Poutine, Potato Vodka and so much more…

Boise downtown at night

Who knew that there’s such a vibrant local food scene in Boise? I didn’t know it. And I don’t mean Russet potatoes (though they are delicious)- it’s much, much more.

During our trip to Boise last weekend, we were pleasantly surprised at how much attention there is to eating locally. We were going to see a Boise State football game without any local foodie intentions. However, we were much surprised. I would like to share how we unexpectedly experienced the local food scene in Boise last weekend.

A late night snack

We arrived in Boise around 9pm after a 5 ½ hour drive.  All we wanted was a good drink and a light meal before we went to bed. Located in downtown Boise, FORK was a delightful surprise.

We ordered a cheese plate with a number of locally produced cheeses, hand cut fries and what they called a tomato fondue with grilled cheese. The later is a unique twist on fondue where cubes of grilled cheese sandwich (made with local cheddar of course) were dipped into a creamy tomato-based soup. Try to tell me that’s not a comfort food-lovers delight.

It was during this meal that we learned about a farmers market from our server, so guess what we did the next morning before we hit Broncos Stadium…

A morning excursion

Though it’s late in the season, farmers markets are still going strong in Boise with tables overflowing with various produce, grass fed beef (both fresh and jerky-d), local goat cheeses, wine from local vineyards and a cornucopia of pumpkins and squash.

We found Rollingstone, one of the Idaho cheese producers we tried the night before. They make a number of different goat cheese styles, but we bought their aged Chevre with ash strewn through the middle, along with a small log of their unbelievably soft, fresh goat cheese. Aged goat cheese is rare to this area, but they’re doing it right. I’d say it’s close to Vermont Creamery for those of you on the East Coast.

A post-game snack

After catching a spirited game at Bronco Stadium where Boise State dominated Fresno State at the Smurf, we went to Bittercreek Alehouse for a few celebratory pints of local Idaho brew and an overflowing bowl of poutine (oh, what a hot mess). Yes, poutine is a Canadian invention, but when made with local Idaho potatoes, local cheese curds (Ballard Family Dairy) and gravy from locally raised turkeys, it raises the dish to a new locavorian high (yes, I just shamefully made up that word).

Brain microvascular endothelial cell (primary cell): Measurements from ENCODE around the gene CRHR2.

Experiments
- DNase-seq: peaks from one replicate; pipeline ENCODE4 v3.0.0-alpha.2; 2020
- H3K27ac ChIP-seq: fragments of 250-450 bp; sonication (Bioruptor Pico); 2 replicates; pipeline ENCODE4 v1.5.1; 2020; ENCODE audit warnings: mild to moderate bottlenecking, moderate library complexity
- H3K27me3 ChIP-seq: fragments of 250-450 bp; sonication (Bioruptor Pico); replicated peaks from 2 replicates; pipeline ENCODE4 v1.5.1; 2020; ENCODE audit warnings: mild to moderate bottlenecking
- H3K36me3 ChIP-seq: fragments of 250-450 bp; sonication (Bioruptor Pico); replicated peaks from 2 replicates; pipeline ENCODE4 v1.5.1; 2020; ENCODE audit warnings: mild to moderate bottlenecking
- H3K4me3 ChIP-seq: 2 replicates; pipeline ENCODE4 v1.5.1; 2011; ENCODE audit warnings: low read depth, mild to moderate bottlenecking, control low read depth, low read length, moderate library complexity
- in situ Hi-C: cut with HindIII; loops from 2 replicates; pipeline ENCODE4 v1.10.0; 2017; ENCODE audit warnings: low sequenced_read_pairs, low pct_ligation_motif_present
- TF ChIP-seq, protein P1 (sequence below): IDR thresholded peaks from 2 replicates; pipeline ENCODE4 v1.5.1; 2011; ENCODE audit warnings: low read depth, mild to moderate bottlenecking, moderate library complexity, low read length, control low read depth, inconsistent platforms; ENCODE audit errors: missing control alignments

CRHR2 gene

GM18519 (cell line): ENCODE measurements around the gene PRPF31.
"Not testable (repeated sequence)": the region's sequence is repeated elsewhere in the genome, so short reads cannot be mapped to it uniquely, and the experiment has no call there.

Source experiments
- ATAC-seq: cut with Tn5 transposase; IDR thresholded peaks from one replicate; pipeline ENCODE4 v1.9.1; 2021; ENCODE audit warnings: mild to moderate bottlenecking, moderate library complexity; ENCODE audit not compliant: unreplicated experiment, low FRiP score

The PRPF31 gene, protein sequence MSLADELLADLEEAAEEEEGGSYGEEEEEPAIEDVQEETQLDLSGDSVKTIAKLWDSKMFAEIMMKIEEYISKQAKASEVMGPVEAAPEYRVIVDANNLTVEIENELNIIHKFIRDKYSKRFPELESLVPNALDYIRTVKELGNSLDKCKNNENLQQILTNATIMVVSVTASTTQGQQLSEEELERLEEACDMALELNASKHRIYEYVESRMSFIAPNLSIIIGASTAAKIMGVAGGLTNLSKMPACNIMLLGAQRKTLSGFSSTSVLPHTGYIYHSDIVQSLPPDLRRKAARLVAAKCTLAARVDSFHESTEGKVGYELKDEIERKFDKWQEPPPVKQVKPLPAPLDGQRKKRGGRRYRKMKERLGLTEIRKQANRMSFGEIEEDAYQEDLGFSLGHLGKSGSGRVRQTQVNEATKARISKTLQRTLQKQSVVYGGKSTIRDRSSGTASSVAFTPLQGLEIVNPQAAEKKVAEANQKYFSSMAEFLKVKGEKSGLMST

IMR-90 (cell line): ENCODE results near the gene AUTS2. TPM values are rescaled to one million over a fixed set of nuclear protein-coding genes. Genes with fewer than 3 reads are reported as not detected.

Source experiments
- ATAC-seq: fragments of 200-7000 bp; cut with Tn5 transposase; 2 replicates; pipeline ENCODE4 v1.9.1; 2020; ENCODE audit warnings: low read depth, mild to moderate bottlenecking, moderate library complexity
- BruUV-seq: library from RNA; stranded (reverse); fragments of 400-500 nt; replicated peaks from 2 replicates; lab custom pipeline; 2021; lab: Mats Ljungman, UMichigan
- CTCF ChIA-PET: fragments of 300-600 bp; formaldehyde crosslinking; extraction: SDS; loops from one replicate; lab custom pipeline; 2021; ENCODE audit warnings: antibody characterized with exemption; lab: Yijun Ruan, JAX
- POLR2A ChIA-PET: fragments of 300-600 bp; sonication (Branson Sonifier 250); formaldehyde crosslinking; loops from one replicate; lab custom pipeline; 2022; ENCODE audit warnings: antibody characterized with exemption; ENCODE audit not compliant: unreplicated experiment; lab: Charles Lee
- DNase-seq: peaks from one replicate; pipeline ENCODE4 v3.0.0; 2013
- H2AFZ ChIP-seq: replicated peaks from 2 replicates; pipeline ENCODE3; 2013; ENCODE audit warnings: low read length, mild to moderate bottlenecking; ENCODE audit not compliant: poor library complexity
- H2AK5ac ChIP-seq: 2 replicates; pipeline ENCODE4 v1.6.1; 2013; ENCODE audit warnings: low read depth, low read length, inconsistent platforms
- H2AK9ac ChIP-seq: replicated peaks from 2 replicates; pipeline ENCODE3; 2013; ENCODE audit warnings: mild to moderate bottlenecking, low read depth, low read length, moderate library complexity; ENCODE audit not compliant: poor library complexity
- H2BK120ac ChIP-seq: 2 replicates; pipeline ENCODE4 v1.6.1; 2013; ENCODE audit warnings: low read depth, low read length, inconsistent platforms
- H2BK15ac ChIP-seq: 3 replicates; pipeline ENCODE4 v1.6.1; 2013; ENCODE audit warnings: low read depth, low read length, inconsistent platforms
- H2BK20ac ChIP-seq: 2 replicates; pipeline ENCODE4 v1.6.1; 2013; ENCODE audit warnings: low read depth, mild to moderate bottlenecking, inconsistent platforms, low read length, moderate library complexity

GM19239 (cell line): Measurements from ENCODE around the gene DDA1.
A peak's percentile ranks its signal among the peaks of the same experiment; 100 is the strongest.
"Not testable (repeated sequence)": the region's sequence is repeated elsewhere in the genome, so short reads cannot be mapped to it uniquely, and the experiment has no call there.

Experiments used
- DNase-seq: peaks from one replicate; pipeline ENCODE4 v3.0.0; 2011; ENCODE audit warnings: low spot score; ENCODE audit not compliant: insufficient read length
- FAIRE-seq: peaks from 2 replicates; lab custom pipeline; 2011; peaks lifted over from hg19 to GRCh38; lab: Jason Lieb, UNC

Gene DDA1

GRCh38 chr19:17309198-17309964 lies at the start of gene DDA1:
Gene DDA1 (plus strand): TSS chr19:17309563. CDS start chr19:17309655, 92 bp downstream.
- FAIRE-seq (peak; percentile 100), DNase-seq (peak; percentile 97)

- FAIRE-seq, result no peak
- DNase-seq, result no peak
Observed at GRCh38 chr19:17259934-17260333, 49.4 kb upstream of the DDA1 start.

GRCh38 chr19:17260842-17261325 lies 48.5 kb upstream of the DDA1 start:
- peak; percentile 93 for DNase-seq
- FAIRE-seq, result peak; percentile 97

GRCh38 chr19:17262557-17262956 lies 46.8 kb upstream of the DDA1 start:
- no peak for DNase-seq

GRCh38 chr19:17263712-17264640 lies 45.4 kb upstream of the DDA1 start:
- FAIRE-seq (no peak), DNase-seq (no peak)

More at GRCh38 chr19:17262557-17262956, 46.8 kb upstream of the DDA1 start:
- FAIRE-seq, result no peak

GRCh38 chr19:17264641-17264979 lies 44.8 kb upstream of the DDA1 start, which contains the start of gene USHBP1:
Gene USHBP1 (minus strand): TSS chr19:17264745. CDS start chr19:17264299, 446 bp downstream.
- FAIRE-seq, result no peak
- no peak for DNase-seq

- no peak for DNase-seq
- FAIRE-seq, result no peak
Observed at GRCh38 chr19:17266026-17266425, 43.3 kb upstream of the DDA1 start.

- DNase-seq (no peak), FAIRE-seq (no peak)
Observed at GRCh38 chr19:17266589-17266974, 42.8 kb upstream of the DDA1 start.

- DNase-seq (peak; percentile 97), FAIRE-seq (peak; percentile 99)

Dedicated to the local food movement, this alehouse lists the sources of all the local foods they serve. It gets updated everyday. Pretty impressive.

A pre-dinner cocktail

Even for an aperitif that evening, we acted as locavore. Can you say martinis made from locally produced vodka (specifically Blue Ice Vodka)? I guess it makes a ton of sense that Idaho would make vodka (and a good one at that). The Polish have been distilling potato vodka for centuries, why shouldn’t it be done in one of the most prolific potato growing areas in the world.

A conclusion

In retrospect, I guess the lesson here is that anyone can discover local food just about anywhere if you get out there and explore – there are plenty of new and stimulating experiences waiting for you so don’t miss out.

Please don’t hesitate to share with me any of your local food experiences, be it in Boise or any other part of this country.

Thanks and happy local eating.

5 Comments on “Poutine, Potato Vodka and so much more…”

  1. Richard Sheehan says:

    As always, very interesting & entertaining. For some reason though, i could not “share” it on FB.

    Sent from my iPad

    • alocaltable says:

      Thanks Richard. Glad you are enjoying the blog. We just tried sharing this post via the Facebook button at the bottom of the page and it seems to work for us. Is that how you tried to share?

  2. Tc says:

    That tomato fondue sounds bad ass! More about the vodka though!

  3. cthomascali@yahoo says:

    I want to hear more about the vodka!

    Sent from my iPhone

I'd Love to Hear Your Thoughts!

Fill in your details below or click an icon to log in:

WordPress.com Logo

You are commenting using your WordPress.com account. Log Out / Change )

Twitter picture

You are commenting using your Twitter account. Log Out / Change )

Facebook photo

You are commenting using your Facebook account. Log Out / Change )

Google+ photo

You are commenting using your Google+ account. Log Out / Change )

Connecting to %s